This means if you now buy a property for $600,000, where stamp duty was formerly a little over $20,000, an additional seven per cent will add an extra $42,000.

The Palaszczuk Labor Government introduced the tax on foreign purchases of houses and apartments in its budget legislation last October. The new transfer duty is anticipated to raise about $90 million over the next four years.

In Queensland, the stamp duty doesn’t only apply if you live overseas and are buying here. You could be a foreign national who’s lived here for many years investing and still wear the extra levy.

Tell me about the Foreign Investment Review Board (FIRB)

Property developers and vendors can apply for an exemption certificate to sell new dwellings in a specified development to foreign persons, without each foreign person purchaser being required to seek their own foreign investment approval (similar to what has previously been known as an ‘advanced off-the-plan’ certificate).  Each approval will be assessed on a case-by-case basis.

The certificate will be granted for a specified development on condition that the dwellings for sale in the development are marketed in Australia. Developers can also choose to market the development overseas if they wish.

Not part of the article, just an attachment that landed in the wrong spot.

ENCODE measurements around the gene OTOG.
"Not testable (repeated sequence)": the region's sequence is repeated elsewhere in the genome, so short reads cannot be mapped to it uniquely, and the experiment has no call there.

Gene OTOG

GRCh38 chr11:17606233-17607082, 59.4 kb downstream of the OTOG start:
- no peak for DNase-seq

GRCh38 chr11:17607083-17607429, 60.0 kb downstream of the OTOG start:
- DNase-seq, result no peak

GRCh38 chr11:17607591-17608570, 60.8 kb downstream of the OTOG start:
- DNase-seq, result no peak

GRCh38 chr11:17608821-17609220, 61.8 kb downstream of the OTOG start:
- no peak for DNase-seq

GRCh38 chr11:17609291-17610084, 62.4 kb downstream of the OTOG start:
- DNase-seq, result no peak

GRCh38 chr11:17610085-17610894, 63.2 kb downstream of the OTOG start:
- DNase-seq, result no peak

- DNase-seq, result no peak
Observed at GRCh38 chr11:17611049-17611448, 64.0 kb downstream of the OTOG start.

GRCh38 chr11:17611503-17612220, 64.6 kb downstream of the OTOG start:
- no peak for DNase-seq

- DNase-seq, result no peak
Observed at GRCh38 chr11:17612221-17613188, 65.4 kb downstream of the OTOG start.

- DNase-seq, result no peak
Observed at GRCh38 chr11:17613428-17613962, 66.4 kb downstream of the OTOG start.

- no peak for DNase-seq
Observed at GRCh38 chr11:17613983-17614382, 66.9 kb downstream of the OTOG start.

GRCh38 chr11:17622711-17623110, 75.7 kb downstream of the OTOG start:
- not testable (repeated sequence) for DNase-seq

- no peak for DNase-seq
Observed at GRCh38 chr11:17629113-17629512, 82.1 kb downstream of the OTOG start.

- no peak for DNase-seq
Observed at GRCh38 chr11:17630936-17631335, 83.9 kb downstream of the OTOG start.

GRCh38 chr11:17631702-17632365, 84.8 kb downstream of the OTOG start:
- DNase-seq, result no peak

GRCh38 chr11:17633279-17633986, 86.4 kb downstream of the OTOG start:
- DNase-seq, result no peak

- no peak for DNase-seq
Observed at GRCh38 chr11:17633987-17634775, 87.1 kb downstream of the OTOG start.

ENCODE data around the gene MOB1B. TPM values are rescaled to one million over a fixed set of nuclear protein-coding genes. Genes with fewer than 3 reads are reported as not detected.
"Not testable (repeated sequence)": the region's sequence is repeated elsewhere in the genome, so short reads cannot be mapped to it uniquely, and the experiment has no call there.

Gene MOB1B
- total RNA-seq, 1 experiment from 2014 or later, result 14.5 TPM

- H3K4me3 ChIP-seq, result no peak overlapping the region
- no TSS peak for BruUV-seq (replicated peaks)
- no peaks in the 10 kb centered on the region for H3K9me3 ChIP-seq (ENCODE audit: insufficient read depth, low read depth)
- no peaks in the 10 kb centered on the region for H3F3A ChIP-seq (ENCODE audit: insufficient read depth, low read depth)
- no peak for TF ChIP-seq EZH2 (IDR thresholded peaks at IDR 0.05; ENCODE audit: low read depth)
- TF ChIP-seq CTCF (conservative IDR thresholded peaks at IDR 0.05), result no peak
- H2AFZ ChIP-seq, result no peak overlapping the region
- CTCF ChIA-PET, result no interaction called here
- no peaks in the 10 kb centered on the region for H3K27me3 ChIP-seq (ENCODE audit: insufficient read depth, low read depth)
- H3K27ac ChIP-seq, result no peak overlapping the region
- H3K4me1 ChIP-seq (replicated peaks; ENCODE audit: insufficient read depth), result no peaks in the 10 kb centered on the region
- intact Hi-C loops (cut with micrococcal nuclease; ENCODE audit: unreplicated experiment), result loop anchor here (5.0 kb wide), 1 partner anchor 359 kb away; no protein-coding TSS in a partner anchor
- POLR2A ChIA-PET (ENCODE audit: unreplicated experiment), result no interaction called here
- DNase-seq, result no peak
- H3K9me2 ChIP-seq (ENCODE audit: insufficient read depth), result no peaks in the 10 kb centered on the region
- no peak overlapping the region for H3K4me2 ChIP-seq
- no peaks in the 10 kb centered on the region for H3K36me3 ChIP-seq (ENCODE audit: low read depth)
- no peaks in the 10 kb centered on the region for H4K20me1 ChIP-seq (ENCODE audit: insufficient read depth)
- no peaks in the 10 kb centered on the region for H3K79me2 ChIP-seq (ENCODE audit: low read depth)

New dwelling exemption certificates will normally exempt prospective foreign persons from individually seeking foreign investment approval to purchase interests in new dwellings up to a total of $3 million in the specified development.

If they wish to purchase further interests in new dwellings, the certificate will not cover these purchases and the foreign person will individually need to seek foreign investment approval.

Foreign persons will then need to apply and gain approval for a foreign investment by the Foreign Investment Review Board (FIRB) under Australia’s foreign investment framework before purchasing residential real estate in this country.

The Foreign Investment Review Board is a non-statutory body established to advise the Treasurer and the Government on Australia’s Foreign Investment Policy and its administration about proposed investments in Australia.

It is important foreign investors understand and comply with the framework or a breach may result in civil or criminal action.